Market Research Report
Market Spotlight: Overactive Bladder
|Published by||Datamonitor Healthcare||Product code||603961|
|Published||Content info||41 Pages
Delivery time: 1-2 business days
|Market Spotlight: Overactive Bladder|
|Published: October 7, 2019||Content info: 41 Pages||
Overactive bladder is characterized by urinary urgency, and is generally accompanied by increased voiding frequency, nocturia, and incontinence. The disease affects men and women across the world, and has an adverse effect on quality of life. Prevalence and symptom severity increase with age, and the symptoms of overactive bladder persist for years in the majority of patients. Postmenopausal status has been associated with increased risk for overactive bladder in women, while in men, the presence of prostate problems increases risk. Diseases such as depression, heart disease, arthritis, hypertension, benign prostatic hypertrophy, neurological conditions, prostatitis, mobility limitations, and recurrent urinary tract infections (UTIs) are predictors of overactive bladder in men. In women, depression, irritable bowel syndrome, neurological conditions, arthritis, sleep apnea, and recurrent UTI all have a greater possibility of being associated with overactive bladder. Furthermore, behavioral and lifestyle factors also play a role in the development of overactive bladder.
Datamonitor Healthcare estimates that in 2017, there were 589.6 million prevalent cases of overactive bladder worldwide among adults aged 20 years and older, and forecasts that number to increase to 660.3 million prevalent cases by
2026. The approved drugs in the overactive bladder space target the calcium channel, muscarinic acetylcholine receptor, SNARE proteins, and beta-3 adrenergic receptor. The majority of these drugs are administered via the oral route, with the remainder being available in intramuscular, intravesical, intradermal, intraarticular, topical, and transdermal formulations.
The majority of industry-sponsored drugs in active clinical development for overactive bladder are in Phase II, with only one product in Phase III.
Therapies in development for overactive bladder focus on a wide variety of targets. The majority of pipeline drugs are administered via the oral route, with the remainder being tested in intravesical and intramuscular formulations.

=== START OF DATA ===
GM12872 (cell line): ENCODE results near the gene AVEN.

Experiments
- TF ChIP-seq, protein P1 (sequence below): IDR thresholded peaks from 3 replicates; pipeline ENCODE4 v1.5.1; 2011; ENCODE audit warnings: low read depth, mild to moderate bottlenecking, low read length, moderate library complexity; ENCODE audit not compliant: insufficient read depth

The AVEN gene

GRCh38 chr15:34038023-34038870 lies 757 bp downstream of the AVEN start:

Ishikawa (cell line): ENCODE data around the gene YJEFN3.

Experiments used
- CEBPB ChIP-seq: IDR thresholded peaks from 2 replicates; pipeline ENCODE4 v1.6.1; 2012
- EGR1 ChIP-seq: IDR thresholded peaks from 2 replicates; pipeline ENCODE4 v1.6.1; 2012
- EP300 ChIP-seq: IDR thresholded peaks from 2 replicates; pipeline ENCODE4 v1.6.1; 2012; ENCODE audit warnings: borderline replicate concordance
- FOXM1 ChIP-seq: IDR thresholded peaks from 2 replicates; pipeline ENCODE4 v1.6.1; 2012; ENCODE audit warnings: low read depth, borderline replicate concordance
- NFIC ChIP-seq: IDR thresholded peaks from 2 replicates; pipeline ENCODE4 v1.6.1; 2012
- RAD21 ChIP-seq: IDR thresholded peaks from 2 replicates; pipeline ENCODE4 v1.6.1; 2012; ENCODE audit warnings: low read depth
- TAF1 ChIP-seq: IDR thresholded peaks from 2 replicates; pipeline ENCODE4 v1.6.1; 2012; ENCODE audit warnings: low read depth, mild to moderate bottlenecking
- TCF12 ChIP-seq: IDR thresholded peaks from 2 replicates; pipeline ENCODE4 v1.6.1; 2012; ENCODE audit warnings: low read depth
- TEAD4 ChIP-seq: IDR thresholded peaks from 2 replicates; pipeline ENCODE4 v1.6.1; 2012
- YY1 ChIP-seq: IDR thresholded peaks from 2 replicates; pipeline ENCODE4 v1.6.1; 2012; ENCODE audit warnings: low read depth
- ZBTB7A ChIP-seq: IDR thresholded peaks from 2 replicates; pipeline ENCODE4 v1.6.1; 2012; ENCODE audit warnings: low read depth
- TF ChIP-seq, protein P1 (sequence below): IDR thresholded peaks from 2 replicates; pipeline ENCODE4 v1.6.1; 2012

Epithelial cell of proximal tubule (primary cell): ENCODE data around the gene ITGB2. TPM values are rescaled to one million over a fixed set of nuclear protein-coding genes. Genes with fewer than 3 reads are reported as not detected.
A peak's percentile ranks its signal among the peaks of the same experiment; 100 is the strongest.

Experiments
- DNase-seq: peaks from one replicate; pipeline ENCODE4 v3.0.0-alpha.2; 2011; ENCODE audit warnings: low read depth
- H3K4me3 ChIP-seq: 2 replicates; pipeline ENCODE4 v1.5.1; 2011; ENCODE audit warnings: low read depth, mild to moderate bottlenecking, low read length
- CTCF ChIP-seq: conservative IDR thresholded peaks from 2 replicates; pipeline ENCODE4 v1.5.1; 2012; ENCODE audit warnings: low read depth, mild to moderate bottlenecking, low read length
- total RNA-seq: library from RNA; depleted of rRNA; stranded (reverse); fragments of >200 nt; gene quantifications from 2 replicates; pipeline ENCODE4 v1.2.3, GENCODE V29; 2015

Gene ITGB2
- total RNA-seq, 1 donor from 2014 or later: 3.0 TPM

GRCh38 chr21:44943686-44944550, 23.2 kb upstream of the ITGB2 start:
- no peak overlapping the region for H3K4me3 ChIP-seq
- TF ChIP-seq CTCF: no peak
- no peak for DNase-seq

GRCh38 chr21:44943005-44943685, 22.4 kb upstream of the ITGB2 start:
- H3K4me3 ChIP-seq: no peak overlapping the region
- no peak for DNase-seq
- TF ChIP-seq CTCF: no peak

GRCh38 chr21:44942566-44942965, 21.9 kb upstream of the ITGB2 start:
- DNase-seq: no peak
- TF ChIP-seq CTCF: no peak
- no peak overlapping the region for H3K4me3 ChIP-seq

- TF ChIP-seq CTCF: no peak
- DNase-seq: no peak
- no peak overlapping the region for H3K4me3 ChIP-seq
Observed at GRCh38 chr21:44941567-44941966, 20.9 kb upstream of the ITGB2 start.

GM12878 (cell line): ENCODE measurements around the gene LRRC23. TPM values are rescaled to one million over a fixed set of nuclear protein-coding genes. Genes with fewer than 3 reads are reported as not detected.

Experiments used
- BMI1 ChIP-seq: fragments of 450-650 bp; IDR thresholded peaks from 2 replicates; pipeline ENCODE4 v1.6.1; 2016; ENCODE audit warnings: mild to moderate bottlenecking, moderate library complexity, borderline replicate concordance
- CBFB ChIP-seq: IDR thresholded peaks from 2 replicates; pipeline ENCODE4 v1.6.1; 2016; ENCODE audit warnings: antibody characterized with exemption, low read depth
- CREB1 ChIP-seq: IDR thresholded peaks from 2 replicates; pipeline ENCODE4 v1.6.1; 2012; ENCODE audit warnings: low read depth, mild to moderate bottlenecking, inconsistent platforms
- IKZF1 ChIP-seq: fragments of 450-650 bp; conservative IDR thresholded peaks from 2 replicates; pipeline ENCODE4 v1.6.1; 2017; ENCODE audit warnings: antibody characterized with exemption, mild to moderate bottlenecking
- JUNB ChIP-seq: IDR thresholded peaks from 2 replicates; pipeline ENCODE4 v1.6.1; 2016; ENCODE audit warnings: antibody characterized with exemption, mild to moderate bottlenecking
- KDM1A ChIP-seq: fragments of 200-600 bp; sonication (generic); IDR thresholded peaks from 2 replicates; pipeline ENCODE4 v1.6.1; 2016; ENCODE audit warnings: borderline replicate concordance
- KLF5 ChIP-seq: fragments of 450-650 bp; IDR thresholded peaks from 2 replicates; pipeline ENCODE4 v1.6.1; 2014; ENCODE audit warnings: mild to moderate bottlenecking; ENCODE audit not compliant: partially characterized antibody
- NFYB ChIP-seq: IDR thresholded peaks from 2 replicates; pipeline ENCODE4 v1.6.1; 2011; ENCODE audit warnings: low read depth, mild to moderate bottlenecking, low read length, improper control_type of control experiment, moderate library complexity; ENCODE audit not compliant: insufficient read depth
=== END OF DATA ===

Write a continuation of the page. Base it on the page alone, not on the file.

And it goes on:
Topline Phase IIb trial results for solabegron is the only high-impact upcoming event for drugs in the overactive bladder space. The overall likelihood of approval of a Phase I urology-other asset is 9%, and the average probability a drug advances from Phase III is 73.3%. Drugs, on average, take 8.9 years from Phase I to approval, compared to 8.5 years in the overall urology space.
There have been 14 licensing and asset acquisition deals involving overactive bladder drugs during 2014-19. The $25m agreement signed between UroGen and Allergan in 2016, pursuant to which UroGen granted an exclusive worldwide license to Allergan to develop and commercialize pharmaceutical products that contain UroGen's proprietary RTGel and clostridial toxins, including Botox, was the largest deal.
The distribution of clinical trials across Phase I-IV indicates that just over half of trials in overactive bladder have been in the early and mid-phases of development, with 54% of trials in Phase I-II, and 46% in Phase III-IV.
The US has a substantial lead in the number of overactive bladder clinical trials globally. Germany leads the major EU markets, while Japan has the top spot in Asia.
Clinical trial activity in the overactive bladder space is dominated by completed trials. Astellas has the highest number of completed clinical trials for overactive bladder, with 171 trials. Astellas also leads industry sponsors with the highest overall number of clinical trials for overactive bladder, followed by Pfizer.